My recent cover story on Marianne Williamson — best-selling self-help author, spiritual adviser to Oprah Winfrey and presidential hopeful — generated almost 700 comments online. Most readers fell into two, not terribly surprising, camps. In one corner: Get ready for a miracle, America! In the other: Dear God, not this woman.
The piece also garnered comments of a third type: Why is The Washington Post covering her?
One commenter seemed to marry the latter two perspectives. Susan Kannel, a 70-year-old retired nonprofit executive from Denver, wrote: “Hey y’all. Ever think that after the last election, that maybe we deserve her? PS WaPo: Disappointed in you for giving this so much real estate in your magazine.”
I called Kannel a week after the story’s publication. During our conversation, she made clear that the first part of her comment was “cynical.” “I don’t think we really deserve her,” Kannel said. “But after electing this corrupt moron, maybe we do. I definitely notice some similarities between them.”
I understood her skepticism, since I went into this story with my own. I’d never heard of Williamson before receiving the assignment, and I had no previous experience with either spirituality or self-help. Williamson’s best-selling books — like the 1992 blockbuster that made her a spiritual star, “A Return to Love” — struck me as both esoteric (meditations on how fear is a hallucination taking us away from God) and oversimplified (if you surrender to God, you will receive what you need). But their message is one of love and community, and during our time together, I found Williamson compelling. Despite the similarities to Trump that I outlined in my piece (her lack of experience; her celebrity; her reliance on family members as close advisers), she felt, in many ways, like the inverse of Trump, exhibiting deep historical knowledge, compassion and a weirdly effective tactic of pointing out Americans’ own culpability in where we’ve wound up as a country.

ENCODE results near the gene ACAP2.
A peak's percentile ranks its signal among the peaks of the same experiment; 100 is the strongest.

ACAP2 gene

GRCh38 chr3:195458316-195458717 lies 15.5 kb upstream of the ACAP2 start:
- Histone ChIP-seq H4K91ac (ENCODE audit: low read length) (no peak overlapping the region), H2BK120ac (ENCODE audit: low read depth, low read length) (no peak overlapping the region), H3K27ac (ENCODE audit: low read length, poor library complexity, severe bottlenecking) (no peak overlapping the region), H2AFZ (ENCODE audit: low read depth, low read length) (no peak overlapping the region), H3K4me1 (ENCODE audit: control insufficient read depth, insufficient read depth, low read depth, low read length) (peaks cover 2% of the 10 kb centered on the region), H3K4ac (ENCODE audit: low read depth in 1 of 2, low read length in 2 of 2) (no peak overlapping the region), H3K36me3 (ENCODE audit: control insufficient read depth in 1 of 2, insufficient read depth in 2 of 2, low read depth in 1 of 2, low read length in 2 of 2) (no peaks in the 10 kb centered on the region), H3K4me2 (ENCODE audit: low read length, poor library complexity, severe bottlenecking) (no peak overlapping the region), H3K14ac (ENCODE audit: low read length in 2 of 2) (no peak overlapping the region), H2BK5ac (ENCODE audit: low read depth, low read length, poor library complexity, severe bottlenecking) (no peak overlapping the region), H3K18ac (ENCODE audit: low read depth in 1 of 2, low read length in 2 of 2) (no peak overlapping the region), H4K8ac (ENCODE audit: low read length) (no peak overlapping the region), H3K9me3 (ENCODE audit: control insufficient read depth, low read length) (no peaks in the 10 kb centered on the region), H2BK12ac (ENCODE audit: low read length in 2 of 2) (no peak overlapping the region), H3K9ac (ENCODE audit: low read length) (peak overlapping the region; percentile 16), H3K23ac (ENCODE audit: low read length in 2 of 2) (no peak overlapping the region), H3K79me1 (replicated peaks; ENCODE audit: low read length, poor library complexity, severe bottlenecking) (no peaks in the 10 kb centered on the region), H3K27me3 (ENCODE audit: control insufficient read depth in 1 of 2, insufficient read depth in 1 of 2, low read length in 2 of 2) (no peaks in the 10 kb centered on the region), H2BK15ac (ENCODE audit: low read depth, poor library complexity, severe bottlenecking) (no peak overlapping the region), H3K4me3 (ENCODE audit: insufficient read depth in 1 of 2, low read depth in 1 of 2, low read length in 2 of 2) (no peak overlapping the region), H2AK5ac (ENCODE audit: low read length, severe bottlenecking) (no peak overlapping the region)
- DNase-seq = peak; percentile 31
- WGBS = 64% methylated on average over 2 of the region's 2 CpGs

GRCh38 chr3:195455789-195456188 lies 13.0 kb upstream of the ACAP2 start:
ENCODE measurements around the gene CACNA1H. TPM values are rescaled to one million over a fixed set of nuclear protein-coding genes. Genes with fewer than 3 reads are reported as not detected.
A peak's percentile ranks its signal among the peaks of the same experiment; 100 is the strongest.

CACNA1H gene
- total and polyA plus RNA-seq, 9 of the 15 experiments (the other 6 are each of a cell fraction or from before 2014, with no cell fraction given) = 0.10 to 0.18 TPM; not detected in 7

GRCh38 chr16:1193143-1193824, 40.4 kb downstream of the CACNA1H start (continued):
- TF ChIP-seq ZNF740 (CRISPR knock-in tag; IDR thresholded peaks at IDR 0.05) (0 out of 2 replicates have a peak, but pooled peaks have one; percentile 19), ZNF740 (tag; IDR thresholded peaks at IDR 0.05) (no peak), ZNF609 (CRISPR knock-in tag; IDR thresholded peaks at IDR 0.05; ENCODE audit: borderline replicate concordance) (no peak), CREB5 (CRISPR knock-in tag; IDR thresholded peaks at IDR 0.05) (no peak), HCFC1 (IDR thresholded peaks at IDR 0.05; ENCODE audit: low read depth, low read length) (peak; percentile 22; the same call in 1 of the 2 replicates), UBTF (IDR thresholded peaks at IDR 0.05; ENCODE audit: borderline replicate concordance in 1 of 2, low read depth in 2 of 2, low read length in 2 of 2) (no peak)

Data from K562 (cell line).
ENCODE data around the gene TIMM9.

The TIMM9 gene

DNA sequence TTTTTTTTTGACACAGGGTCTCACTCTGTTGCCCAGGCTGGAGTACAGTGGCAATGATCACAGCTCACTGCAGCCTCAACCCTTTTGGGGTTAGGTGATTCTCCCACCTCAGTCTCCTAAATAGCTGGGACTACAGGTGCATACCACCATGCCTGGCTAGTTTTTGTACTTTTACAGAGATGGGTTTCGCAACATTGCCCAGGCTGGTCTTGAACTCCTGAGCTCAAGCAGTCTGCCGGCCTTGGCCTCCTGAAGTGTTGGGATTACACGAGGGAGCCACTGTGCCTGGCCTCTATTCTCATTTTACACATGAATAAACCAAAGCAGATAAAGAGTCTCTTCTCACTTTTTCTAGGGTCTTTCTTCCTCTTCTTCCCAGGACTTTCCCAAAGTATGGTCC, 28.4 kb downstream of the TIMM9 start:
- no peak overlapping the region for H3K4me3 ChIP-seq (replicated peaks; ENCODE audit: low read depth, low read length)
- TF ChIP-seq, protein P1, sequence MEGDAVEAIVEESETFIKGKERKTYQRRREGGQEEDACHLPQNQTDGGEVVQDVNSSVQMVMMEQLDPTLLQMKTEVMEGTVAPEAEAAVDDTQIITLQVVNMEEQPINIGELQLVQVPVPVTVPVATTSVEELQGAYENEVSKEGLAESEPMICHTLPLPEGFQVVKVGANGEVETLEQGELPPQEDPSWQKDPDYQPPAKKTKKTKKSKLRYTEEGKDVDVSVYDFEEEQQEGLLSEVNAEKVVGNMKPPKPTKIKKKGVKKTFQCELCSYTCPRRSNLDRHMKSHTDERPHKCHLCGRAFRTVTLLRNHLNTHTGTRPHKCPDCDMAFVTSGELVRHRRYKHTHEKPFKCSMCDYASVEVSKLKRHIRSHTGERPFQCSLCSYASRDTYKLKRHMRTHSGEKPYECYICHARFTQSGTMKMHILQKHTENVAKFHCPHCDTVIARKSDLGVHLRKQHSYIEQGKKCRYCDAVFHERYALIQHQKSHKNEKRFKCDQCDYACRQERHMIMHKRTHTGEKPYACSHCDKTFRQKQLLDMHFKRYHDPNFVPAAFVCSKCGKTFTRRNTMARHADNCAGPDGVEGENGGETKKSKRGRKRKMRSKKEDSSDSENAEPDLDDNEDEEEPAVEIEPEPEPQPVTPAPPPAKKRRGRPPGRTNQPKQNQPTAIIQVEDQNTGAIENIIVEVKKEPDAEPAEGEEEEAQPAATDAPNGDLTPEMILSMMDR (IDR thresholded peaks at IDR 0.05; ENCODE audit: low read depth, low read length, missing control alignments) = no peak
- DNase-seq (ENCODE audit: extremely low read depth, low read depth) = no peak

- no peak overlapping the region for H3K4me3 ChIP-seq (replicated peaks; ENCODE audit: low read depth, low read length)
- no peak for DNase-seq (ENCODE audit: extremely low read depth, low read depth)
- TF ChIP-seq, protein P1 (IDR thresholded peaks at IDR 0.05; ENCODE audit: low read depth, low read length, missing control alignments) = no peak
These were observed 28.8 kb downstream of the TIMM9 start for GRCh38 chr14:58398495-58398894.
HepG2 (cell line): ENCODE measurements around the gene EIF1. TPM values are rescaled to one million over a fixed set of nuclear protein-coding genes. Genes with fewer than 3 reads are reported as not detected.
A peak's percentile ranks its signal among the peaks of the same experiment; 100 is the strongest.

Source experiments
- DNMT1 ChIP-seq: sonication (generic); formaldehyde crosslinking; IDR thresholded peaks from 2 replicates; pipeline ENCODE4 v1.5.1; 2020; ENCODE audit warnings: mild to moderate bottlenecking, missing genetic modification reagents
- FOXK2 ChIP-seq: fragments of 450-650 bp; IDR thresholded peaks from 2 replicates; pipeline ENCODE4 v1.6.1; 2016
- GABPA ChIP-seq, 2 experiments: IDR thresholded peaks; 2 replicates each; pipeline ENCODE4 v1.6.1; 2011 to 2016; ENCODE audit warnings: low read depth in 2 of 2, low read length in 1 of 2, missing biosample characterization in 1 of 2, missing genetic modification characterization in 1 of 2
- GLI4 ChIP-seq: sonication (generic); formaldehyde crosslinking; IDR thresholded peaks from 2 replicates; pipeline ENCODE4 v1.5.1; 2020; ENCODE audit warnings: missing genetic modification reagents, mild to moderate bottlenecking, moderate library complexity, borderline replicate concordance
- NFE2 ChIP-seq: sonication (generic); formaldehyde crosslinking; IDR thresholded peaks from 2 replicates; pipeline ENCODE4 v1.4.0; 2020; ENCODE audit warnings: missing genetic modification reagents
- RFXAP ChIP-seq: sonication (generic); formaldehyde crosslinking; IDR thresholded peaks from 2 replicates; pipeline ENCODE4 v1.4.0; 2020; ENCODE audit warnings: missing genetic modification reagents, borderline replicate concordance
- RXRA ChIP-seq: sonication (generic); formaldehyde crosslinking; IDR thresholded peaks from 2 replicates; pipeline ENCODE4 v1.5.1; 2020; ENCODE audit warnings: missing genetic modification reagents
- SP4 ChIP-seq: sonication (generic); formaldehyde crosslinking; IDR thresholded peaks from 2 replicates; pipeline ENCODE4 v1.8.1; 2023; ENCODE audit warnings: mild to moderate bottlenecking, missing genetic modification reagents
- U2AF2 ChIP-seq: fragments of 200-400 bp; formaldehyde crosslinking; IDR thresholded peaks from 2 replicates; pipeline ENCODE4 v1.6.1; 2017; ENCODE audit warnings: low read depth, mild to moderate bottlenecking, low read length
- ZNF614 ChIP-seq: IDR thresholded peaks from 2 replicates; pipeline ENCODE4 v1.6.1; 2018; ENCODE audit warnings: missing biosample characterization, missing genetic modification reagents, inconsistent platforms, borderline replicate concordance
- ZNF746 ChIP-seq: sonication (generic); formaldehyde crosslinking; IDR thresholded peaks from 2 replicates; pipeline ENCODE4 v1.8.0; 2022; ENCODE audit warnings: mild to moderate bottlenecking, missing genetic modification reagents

“She talks about [how] one of the ways to disarm Trump is to go for the core truth of something and just say it out loud,” Kannel said of Williamson’s aggressive honesty. “I think she’s right there,” she admitted. “I suppose she’s addressing a hole, or a need, or something that has been exposed in the last three or four years. I think a lot of us are absolutely sick of the anger. I think we’re sick of the corruption.”
But, Kannel added, “you might address it her way in church.” (“Not that I go to church,” she clarified.) “I want somebody in the White House that knows how to run a government and who values government.”
So did Kannel take issue with the article because she doesn’t want the magazine to cover a candidate she doesn’t support? “Oh, no, no, no,” she said. “I mean, George Will is pretty conservative, and I love a lot of stuff that he writes. I don’t think The Washington Post should have a political bent necessarily. But my God, you guys are giving her a lot of free publicity.”
I asked if she thought I glamorized Williamson in the piece. She said no. In fact, as we talked, it became clear that her concern was less with the magazine’s decision to assign the piece, and more with the level of public interest in Williamson — and the possibility of another inexperienced president. (At this point Kannel would vote for a “coffee cup” over Trump, she said, and conceded Williamson would likely be better at governing than a mug.)
In the run-up to 2020, we will be drowning in a deluge of political profiles. Some candidates will be obvious to write about; some won’t. But even the non-obvious candidates might offer ideas that have the potential to attract a significant following or shed light on our political situation. It makes sense for reporters to explore those ideas. Williamson might be the “longest of long shots,” as one of her staffers told me, but her candidacy says something notable about the state of America today — and that makes her worth the real estate.
Anna Peele is a writer in New York.